POLITICS

Trump on Cruz's VP pick: He can't win, why's he picking vice presidents?

Republican presidential candidate says he will run on a ticket with Fiorina as vice president

 

Donald Trump didn't spar any words when it came to his thoughts on Ted Cruz choosing Carly Fiorina as his running mate, even as the Texas lawmaker's campaign is stalling. 

"Cruz can't win, what's he doing picking vice presidents?" Trump said.

Trump is now the only candidate with a shot of clinching the nomination ahead of this summer's Republican convention, but Cruz is trying to force a contested convention.

Trump told a rally crowd in Indianapolis on Wednesday night that Cruz "is the first presidential candidate in the history of this country who's mathematically eliminated from becoming president" but nonetheless named a running mate.

Indiana will vote Tuesday. 

"If we win Indiana, it's over," Trump said.

Trump now has 80 percent of the delegates he needs for the Republican nomination, though he could still fall short and have to battle Cruz for the nomination at a contested convention. Trump must win 48 percent of the remaining delegates to avoid that scenario.

Cruz's White House hopes now rest largely in Indiana. That's where he announced that he was tapping Fiorina as his vice presidential pick, bringing aboard a prominent Republican woman who has been eager to take on both Trump and Democratic front-runner Hillary Clinton.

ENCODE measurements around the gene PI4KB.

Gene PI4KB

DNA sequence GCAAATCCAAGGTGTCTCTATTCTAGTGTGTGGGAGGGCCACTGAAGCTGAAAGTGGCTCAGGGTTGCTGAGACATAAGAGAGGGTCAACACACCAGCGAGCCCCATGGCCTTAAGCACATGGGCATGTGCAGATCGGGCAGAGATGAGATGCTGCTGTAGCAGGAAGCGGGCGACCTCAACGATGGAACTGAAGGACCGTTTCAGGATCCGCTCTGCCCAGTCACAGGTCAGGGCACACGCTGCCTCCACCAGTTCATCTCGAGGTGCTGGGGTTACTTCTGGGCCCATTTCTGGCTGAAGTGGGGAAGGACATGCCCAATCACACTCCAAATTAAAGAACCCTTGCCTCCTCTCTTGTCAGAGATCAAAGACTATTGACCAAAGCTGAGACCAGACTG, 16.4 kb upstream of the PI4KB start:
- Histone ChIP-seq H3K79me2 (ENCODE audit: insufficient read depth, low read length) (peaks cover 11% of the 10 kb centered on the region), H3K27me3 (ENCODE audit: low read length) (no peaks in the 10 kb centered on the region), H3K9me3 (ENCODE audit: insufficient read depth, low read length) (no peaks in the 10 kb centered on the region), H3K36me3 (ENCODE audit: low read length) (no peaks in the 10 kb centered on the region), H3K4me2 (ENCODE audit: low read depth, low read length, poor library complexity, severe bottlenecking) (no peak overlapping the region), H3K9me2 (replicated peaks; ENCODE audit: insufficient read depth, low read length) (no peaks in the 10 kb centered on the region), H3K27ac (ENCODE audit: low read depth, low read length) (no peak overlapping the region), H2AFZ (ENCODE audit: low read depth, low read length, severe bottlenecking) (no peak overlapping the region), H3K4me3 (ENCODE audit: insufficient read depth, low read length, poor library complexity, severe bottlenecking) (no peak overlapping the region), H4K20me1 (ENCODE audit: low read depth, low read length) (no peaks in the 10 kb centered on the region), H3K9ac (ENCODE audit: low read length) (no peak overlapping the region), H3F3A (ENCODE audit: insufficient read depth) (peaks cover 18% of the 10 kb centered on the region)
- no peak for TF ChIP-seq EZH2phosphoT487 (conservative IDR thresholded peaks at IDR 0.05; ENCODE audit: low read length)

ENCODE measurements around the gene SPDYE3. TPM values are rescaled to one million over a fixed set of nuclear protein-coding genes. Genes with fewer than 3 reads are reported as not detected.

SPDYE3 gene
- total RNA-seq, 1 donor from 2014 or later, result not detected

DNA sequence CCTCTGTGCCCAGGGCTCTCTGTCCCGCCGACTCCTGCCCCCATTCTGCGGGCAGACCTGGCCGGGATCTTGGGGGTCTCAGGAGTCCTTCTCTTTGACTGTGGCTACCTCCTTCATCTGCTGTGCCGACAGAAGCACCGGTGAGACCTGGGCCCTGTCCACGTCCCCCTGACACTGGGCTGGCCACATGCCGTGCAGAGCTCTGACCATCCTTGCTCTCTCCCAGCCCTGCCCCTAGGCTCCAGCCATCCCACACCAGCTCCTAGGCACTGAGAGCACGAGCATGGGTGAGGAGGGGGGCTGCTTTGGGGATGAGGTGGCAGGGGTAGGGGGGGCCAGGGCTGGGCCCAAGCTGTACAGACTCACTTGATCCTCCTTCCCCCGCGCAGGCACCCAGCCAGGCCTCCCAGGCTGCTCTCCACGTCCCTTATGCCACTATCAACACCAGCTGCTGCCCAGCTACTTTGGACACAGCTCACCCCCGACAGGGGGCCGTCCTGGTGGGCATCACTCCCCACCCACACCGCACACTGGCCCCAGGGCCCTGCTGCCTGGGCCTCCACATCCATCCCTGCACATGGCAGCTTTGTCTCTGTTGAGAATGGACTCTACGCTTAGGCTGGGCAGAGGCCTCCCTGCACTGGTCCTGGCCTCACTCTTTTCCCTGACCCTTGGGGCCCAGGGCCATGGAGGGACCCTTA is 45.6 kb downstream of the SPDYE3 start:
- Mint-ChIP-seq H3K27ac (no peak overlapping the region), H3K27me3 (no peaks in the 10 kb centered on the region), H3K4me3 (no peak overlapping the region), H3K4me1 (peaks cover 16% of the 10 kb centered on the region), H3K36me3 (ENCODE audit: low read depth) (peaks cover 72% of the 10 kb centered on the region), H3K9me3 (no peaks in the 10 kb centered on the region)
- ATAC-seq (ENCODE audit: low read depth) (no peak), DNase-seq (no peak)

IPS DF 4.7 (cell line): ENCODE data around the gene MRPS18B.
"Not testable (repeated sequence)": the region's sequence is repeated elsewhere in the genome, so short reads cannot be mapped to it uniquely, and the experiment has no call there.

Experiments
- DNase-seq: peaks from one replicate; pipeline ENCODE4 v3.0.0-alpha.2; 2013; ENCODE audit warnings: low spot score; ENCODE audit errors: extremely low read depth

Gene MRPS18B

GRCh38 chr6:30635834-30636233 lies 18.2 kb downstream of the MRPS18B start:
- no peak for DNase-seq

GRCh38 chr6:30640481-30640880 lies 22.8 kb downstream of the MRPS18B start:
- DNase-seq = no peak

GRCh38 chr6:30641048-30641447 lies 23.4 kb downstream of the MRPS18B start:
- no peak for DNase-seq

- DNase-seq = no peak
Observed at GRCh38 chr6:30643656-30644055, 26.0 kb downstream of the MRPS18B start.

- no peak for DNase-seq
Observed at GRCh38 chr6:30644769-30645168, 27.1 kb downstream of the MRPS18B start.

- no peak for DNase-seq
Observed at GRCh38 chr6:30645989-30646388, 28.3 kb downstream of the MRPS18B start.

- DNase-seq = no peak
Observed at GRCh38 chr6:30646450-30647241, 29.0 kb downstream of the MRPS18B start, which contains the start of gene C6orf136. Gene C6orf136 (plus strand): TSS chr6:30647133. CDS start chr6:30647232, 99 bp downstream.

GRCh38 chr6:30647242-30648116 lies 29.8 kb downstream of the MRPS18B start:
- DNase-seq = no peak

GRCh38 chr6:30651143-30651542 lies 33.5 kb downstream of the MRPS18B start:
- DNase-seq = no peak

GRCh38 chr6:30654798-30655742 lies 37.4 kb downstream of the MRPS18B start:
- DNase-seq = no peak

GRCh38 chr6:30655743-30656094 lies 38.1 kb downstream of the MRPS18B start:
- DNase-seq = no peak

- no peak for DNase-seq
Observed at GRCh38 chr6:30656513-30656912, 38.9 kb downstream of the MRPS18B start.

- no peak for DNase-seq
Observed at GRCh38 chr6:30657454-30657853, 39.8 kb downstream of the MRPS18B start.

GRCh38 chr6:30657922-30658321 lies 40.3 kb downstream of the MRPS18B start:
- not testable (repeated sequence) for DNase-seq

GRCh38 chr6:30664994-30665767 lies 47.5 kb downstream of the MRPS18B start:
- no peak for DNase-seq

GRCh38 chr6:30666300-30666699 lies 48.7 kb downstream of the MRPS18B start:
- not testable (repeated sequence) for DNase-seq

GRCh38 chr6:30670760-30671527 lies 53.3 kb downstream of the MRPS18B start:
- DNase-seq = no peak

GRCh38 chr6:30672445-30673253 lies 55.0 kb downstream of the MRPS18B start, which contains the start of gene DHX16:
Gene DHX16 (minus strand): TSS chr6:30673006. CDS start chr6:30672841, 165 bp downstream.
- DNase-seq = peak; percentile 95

In fiery remarks, Fiorina panned Trump and Clinton as a pair of liberals who would do little to shake up Washington.

"They're not going to challenge the system — they are the system," Fiorina said.

Cruz hoped that adding Fiorina to his potential ticket would be a draw for Republicans desperate to keep Clinton out of the White House. Fiorina, the former Hewlett-Packard chief executive, was frequently praised for her tough criticism of Clinton during her own presidential campaign and also irritated Trump with her sharp retorts during GOP debates.

Since dropping out, she has become Cruz's most active surrogate, making frequent campaign appearances alongside him and on her own.

Candidates typically wait until they've secured their party's nomination before picking a running mate, in part to avoid appearing to be getting ahead of the will of the voters.

But in Cruz's case, the announcement seemed aimed at keeping up the idea that he has a claim to the nomination and potentially attracting more voters in Indiana and other remaining states — including Fiorina's home state of California.

Trump won more than 50 percent of the Republican votes in Pennsylvania, Connecticut and Maryland in Tuesday's elections, and scored over 60 percent in Delaware and Rhode Island.

While Cruz grasped for a way to slow Trump, the businessman turned his attention to the general election. In a wide-ranging, though often vague, foreign policy speech, Trump sought to answer questions about his temperament and preparedness to be commander in chief.

He outlined a doctrine that he said would put American interests first and leave allies to fend for themselves if they don't contribute financially to back up security agreements. He vowed to send U.S. troops into combat only as a last resort, a break from years of hawkish Republican foreign policy.

"Our goal is peace and prosperity, not war and destruction," he declared in a 38-minute address that was heavy on broad statements and light on specific policy details. Unlike his rambunctious, free-wheeling rallies, the event featured Trump reading prepared remarks in a measured tone off a teleprompter.

Based on reporting by The Associated Press.

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